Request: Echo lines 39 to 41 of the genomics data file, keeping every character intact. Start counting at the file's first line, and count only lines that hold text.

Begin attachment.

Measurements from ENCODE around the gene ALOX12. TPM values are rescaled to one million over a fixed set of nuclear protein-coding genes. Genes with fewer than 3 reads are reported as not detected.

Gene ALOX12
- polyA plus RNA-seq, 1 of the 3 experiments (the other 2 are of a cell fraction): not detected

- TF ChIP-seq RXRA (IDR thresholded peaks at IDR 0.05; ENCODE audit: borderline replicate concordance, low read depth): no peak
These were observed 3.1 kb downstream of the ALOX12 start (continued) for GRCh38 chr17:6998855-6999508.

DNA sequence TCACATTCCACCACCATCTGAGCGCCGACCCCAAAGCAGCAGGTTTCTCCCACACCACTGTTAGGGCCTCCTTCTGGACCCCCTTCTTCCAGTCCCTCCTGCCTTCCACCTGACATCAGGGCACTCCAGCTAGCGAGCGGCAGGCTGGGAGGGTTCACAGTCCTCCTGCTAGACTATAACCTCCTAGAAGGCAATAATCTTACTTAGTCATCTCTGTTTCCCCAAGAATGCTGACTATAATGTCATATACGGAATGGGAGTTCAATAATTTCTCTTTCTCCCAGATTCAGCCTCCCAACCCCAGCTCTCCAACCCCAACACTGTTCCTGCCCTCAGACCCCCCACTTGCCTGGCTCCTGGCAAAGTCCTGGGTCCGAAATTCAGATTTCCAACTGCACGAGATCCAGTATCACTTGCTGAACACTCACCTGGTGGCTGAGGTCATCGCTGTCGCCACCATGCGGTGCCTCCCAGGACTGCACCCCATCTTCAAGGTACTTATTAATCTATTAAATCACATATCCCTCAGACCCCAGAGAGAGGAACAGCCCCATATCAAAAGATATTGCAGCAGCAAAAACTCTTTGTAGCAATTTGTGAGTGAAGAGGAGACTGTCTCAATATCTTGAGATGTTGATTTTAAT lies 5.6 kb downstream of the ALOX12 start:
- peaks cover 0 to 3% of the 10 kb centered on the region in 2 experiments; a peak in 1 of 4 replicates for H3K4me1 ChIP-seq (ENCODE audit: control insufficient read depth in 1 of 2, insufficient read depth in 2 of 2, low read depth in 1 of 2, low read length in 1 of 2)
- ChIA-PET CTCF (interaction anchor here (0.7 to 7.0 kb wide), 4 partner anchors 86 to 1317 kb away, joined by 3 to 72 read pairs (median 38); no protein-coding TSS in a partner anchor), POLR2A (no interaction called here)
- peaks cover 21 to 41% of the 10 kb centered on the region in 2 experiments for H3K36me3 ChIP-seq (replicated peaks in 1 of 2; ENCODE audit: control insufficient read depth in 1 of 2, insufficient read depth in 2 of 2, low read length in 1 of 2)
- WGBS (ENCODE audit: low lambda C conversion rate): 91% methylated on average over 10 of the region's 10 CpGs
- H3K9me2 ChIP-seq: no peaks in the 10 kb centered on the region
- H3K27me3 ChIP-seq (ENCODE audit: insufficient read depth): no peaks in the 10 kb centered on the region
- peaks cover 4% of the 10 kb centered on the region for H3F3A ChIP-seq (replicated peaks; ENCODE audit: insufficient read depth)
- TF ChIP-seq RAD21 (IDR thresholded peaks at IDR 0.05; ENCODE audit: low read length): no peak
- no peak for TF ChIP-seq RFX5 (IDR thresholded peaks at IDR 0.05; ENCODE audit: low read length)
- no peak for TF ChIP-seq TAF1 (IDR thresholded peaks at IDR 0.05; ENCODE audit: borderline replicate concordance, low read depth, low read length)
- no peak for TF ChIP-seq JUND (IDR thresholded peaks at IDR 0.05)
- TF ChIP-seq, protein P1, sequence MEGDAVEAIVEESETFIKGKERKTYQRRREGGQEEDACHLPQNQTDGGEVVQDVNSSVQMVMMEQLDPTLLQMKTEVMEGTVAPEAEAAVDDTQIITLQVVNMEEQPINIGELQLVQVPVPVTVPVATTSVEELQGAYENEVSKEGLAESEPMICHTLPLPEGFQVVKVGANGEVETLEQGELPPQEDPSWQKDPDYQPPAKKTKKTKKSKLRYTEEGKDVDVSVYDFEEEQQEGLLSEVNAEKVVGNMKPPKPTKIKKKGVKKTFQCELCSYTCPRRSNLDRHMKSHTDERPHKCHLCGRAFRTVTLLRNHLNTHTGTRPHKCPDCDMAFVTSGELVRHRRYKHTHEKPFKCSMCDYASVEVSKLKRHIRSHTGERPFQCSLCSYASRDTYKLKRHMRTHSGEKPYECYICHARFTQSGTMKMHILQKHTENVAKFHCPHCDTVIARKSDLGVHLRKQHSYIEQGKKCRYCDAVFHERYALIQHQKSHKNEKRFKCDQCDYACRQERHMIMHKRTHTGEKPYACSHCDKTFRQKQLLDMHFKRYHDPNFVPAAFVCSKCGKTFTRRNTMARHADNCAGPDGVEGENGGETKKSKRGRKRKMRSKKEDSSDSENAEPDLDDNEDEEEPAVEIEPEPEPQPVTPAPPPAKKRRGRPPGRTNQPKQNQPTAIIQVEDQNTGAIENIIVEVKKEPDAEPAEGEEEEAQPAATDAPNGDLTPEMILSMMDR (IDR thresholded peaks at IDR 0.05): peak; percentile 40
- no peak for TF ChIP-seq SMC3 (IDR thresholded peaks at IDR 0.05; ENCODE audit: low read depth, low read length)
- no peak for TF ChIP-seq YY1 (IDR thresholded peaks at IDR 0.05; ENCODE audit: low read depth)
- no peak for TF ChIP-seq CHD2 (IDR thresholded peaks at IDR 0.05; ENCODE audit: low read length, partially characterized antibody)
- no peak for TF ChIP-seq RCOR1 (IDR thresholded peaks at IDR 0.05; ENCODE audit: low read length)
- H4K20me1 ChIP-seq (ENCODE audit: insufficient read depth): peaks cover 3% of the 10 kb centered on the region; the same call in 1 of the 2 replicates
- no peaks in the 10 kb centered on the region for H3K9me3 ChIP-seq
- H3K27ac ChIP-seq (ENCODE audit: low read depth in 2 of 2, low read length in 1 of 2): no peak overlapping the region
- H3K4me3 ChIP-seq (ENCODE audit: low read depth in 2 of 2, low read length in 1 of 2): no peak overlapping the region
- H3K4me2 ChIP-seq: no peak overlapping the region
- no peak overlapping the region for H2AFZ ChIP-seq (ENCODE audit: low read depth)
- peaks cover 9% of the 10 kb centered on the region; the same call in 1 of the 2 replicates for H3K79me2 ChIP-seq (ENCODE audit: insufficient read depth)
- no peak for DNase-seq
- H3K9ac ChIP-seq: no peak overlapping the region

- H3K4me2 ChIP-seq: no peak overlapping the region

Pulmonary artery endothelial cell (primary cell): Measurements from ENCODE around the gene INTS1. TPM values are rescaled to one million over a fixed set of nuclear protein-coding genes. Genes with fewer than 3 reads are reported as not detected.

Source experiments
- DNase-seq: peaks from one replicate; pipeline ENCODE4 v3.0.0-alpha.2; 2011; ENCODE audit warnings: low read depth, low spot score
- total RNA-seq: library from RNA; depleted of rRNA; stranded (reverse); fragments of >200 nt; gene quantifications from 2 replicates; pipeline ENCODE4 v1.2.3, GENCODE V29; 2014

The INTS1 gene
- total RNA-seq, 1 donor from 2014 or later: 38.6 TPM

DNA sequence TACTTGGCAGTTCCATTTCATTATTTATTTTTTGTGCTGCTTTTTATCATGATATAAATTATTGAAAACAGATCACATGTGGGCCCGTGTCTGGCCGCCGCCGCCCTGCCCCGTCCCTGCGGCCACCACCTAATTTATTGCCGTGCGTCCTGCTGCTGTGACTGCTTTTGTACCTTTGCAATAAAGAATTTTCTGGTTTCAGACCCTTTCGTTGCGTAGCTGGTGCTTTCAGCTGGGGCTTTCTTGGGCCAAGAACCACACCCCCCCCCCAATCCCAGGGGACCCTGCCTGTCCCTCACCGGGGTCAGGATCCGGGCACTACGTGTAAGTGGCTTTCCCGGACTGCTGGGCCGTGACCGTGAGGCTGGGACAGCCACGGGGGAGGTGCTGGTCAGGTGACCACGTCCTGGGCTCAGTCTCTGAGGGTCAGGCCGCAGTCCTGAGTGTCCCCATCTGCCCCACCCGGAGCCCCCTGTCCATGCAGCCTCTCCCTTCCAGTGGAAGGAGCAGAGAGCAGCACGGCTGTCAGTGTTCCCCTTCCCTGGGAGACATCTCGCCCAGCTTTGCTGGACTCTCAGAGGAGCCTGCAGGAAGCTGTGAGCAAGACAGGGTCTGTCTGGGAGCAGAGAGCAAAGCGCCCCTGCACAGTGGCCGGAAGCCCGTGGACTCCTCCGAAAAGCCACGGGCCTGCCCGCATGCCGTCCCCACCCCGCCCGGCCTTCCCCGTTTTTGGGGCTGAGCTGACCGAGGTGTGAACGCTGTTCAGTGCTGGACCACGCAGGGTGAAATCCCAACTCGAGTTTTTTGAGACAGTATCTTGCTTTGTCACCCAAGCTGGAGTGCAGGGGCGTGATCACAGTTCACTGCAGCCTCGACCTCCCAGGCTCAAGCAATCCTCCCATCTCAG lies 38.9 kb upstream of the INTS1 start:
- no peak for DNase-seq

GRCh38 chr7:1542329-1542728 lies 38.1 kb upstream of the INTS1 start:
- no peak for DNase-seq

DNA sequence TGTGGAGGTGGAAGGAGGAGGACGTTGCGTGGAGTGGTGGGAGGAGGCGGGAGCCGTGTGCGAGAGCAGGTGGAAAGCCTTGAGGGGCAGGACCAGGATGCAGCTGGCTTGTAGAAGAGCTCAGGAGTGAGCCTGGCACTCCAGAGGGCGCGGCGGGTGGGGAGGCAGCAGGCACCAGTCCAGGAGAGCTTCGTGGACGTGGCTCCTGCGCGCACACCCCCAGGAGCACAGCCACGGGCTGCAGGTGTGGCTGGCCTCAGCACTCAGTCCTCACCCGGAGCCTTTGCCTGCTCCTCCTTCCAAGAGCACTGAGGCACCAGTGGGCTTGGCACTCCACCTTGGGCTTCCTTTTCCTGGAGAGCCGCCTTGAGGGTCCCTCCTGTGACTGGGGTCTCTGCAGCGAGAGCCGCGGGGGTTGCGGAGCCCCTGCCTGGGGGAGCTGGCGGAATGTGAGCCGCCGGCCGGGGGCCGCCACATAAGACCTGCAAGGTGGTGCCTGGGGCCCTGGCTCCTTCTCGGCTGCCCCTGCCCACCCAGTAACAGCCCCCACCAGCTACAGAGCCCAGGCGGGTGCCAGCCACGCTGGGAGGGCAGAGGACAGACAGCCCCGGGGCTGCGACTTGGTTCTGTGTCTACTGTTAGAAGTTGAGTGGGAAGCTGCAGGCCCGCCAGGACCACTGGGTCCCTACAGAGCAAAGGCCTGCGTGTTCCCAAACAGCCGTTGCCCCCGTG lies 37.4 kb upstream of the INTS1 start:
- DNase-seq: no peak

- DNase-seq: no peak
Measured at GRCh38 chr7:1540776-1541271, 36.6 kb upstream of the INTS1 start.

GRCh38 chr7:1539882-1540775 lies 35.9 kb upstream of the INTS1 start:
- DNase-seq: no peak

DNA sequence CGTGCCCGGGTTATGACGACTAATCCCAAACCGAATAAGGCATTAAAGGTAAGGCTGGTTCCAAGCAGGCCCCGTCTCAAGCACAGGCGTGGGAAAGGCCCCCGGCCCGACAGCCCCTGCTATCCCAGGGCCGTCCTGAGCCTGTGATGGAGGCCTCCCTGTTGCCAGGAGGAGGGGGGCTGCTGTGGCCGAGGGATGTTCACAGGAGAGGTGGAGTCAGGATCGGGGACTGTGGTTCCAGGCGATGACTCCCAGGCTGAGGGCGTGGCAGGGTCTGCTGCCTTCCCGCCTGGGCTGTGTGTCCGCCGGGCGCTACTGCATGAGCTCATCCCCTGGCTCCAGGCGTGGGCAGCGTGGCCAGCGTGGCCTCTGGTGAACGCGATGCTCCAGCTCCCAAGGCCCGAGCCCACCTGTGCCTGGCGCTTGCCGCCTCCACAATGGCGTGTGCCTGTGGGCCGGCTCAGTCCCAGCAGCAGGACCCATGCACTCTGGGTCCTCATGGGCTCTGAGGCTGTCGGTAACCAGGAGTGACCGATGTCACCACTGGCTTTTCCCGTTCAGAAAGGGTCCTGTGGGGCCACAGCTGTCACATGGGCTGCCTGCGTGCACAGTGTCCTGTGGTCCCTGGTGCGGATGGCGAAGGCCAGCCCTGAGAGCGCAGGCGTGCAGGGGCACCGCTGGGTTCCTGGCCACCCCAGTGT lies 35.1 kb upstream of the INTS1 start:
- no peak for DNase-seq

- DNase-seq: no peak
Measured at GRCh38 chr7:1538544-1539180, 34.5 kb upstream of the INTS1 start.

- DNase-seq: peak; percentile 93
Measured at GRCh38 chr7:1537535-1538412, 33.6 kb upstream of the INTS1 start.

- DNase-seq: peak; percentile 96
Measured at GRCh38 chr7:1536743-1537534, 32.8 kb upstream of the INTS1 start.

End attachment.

DNA sequence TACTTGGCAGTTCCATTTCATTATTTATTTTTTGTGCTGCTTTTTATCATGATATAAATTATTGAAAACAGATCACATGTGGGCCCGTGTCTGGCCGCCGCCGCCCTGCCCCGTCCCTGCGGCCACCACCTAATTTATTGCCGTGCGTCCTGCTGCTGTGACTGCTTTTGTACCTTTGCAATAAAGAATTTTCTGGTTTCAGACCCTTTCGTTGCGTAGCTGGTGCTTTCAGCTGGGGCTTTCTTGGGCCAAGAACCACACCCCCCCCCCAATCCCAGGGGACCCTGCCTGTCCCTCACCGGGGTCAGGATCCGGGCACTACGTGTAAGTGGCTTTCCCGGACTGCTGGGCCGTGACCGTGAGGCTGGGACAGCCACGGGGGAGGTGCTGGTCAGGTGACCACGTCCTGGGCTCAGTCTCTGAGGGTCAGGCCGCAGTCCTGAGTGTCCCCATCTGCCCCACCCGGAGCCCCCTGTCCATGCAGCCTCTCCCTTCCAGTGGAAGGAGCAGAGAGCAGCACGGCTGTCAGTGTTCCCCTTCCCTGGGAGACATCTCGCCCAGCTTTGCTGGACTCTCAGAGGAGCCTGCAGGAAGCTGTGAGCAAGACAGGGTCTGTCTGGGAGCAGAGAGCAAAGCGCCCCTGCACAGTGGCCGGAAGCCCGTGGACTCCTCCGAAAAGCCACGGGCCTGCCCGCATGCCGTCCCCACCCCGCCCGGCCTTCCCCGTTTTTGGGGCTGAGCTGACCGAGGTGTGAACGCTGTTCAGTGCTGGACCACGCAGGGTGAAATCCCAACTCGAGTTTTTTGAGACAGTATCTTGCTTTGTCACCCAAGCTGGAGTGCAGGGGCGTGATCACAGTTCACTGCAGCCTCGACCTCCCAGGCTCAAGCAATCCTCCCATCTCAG lies 38.9 kb upstream of the INTS1 start:
- no peak for DNase-seq

GRCh38 chr7:1542329-1542728 lies 38.1 kb upstream of the INTS1 start: